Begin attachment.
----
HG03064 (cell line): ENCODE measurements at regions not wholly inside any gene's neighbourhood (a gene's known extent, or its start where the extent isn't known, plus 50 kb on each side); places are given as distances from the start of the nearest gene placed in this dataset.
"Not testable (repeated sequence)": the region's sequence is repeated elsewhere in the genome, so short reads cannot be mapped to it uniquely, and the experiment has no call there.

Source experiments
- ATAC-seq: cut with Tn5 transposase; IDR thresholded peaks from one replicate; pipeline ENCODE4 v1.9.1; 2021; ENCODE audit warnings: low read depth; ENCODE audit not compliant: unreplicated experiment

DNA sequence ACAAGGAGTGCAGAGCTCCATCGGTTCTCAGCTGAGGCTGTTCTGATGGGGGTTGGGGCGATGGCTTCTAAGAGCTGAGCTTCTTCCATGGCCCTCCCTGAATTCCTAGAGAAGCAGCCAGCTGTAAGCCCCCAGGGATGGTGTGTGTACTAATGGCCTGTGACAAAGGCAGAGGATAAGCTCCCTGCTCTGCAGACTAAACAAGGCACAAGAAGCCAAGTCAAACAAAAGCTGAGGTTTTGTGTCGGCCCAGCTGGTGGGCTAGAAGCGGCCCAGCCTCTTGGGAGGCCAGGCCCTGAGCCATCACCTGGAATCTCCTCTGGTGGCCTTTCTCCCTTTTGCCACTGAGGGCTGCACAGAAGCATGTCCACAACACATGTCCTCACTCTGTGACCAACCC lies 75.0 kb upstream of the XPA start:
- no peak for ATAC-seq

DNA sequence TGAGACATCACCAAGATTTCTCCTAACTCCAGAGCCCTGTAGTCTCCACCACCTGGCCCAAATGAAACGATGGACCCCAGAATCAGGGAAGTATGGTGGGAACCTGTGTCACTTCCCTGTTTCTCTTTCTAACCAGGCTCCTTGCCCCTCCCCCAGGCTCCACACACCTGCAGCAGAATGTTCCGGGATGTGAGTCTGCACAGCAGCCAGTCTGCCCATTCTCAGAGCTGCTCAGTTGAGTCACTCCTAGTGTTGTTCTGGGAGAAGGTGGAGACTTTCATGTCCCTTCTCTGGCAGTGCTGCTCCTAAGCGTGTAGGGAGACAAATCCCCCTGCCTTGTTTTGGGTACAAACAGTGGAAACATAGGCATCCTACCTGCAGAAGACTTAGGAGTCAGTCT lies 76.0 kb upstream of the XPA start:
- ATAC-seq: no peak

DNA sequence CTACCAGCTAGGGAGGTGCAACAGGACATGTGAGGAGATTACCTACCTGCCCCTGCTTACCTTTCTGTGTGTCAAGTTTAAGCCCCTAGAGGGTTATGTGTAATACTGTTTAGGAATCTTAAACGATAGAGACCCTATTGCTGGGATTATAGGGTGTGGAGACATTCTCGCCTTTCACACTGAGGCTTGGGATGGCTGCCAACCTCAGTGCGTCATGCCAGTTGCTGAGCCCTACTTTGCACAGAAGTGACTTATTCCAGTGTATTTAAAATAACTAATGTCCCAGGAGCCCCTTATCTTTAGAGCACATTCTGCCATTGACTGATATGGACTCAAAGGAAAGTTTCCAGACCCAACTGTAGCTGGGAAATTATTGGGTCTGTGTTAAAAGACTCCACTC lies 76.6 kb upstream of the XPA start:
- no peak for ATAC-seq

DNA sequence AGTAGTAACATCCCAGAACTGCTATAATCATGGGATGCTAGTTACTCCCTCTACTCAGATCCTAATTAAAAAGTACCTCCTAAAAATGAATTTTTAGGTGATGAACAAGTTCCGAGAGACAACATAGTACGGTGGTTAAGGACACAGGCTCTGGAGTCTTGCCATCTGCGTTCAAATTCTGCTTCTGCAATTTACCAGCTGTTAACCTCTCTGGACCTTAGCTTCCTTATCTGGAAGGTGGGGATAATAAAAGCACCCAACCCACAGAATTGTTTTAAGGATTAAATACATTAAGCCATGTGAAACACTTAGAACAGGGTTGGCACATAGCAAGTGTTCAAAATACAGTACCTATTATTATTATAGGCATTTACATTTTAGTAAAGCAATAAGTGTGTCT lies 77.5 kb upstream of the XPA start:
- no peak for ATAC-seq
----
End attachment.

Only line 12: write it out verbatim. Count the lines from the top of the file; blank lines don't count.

- no peak for ATAC-seq